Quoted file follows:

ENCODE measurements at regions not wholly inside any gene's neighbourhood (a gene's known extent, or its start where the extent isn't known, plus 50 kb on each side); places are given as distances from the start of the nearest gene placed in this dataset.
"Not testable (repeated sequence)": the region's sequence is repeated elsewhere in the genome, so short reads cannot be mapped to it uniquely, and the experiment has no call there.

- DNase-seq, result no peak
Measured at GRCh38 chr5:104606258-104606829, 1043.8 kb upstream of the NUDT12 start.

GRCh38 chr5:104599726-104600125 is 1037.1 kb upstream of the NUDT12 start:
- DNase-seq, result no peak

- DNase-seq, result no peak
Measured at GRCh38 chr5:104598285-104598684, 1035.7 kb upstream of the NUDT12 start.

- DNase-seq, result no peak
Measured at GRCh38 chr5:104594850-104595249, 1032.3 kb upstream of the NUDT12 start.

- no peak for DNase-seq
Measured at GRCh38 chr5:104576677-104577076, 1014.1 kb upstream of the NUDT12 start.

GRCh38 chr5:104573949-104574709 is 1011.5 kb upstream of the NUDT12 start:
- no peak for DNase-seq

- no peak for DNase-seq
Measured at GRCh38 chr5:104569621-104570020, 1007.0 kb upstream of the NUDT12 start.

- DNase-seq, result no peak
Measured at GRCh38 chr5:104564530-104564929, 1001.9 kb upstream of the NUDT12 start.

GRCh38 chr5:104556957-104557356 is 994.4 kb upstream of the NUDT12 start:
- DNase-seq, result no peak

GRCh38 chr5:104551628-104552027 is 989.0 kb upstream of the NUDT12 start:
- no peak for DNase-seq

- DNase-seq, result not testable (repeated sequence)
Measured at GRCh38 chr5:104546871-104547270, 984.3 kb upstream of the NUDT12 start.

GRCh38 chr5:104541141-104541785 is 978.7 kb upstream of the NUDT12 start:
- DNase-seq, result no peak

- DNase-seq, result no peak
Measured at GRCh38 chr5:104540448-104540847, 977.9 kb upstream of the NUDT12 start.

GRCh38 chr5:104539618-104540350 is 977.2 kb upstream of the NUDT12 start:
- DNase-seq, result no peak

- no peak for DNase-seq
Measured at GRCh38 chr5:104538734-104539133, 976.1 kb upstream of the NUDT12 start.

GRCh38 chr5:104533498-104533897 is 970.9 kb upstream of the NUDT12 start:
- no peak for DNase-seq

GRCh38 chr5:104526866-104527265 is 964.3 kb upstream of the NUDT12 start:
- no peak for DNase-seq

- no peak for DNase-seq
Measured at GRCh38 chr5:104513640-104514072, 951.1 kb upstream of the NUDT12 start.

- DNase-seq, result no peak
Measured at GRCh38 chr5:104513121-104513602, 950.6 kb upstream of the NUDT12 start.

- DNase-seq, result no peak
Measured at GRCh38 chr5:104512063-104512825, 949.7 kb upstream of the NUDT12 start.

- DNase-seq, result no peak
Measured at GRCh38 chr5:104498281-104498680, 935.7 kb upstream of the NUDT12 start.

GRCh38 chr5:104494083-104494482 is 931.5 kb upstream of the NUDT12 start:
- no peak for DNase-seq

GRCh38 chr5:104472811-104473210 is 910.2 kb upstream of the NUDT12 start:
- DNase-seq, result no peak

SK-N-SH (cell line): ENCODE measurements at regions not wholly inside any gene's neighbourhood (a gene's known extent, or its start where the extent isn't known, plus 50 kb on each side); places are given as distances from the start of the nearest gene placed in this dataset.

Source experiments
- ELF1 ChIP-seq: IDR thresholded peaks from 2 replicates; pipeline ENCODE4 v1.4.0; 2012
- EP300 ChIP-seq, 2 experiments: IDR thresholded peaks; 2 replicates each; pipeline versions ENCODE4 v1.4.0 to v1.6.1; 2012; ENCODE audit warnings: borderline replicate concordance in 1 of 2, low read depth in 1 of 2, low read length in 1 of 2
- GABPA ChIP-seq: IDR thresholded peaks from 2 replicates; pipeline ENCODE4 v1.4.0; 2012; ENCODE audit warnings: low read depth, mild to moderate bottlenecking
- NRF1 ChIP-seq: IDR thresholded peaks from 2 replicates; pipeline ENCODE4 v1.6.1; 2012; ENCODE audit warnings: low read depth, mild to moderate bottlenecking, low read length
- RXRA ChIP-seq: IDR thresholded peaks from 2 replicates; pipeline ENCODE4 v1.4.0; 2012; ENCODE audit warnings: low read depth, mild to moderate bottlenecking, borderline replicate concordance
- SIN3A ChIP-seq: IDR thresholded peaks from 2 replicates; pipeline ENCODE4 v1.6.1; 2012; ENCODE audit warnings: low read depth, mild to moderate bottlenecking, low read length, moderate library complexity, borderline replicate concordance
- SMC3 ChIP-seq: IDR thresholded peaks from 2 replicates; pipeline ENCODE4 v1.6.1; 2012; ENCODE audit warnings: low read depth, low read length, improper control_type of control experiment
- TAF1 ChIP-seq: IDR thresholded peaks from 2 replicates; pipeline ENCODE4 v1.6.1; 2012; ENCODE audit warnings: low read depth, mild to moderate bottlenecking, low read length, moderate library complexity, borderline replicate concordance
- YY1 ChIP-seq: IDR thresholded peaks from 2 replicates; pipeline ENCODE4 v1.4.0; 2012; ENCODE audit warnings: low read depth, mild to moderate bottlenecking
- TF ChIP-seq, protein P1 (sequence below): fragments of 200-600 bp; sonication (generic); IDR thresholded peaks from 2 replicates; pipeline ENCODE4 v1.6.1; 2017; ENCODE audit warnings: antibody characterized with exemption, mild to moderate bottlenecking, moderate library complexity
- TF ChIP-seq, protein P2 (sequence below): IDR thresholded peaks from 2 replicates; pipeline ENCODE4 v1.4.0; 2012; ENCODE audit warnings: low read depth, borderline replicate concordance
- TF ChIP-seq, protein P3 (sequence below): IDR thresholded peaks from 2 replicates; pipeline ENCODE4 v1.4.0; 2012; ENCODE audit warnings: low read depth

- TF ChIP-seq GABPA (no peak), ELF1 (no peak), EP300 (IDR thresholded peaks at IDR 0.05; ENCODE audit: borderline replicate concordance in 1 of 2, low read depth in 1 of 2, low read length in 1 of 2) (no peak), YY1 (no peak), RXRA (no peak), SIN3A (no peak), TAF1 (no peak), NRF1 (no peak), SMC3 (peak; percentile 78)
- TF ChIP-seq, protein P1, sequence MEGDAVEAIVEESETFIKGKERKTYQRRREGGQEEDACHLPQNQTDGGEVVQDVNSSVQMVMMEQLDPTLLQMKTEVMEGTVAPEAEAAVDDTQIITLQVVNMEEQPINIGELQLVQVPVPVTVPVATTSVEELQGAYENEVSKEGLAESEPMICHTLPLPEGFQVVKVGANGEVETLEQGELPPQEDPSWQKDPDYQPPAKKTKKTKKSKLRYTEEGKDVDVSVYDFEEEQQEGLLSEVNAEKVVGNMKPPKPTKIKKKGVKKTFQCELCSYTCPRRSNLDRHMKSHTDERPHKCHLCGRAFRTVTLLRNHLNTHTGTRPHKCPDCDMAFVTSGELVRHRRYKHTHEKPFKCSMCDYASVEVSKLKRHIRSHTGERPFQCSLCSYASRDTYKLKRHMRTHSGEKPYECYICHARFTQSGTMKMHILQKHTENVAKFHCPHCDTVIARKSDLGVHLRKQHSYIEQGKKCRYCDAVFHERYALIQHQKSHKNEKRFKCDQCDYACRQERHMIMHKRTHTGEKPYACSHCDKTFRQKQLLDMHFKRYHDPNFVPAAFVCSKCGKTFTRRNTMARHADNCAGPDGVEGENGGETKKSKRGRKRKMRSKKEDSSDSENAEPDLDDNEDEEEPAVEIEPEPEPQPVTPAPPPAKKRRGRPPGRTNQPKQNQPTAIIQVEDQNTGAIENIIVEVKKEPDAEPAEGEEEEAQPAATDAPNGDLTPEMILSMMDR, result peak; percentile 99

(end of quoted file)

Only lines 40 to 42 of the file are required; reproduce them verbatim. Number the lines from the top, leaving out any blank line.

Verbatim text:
Measured at GRCh38 chr5:104513121-104513602, 950.6 kb upstream of the NUDT12 start.

- DNase-seq, result no peak
Measured at GRCh38 chr5:104512063-104512825, 949.7 kb upstream of the NUDT12 start.